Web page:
This is one of my favorite David Lynch films. It is also one of the
more transparent, easy to understand Lynch films, although that's not
the reason why it's one of my favorites. But that fact also makes Wild
at Heart a good candidate for introducing someone to Lynch.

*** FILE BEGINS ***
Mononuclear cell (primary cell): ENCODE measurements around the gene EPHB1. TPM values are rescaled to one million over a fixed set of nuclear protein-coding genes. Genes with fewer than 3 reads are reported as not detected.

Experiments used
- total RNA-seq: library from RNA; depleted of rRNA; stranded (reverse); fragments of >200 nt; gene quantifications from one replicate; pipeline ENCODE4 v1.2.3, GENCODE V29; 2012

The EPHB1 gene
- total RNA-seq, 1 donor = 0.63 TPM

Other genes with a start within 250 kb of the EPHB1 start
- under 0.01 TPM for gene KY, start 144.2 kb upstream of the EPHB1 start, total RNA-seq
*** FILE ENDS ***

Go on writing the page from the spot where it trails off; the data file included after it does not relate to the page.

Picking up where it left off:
On the other hand, although it's more transparent and linear on a surface level, I'm still not sure I've figured out the multilayered, bizarre subtexts and symbolism that lie deep beneath the surface--even though I've seen it a few times now. Assuming that there is indeed something to figure out. To an extent, it seems like maybe the hint of something "deeper" is in this case more of a red herring. This is one of Lynch's funnier films, albeit very macabre humor. It contains references to all of Lynch's most common "content quirks"including sequined ingénues singing jazz, manipulative housewife types, shots of asphalt speeding by, minor characters with freaky speech "impediments", severed body parts, and on and on--but it's almost as if he's making fun of himself. Combine that with excellent performances (including a hilarious bit part for Crispin Glover, one of my favorite actors/personalities), a sublimely incongruous score, and a retro, gripping, violent road trip saga cum romance that presages both Oliver Stone's Natural Born Killers (1994) and just about all of Quentin Tarantino's career, and you've got quite a film.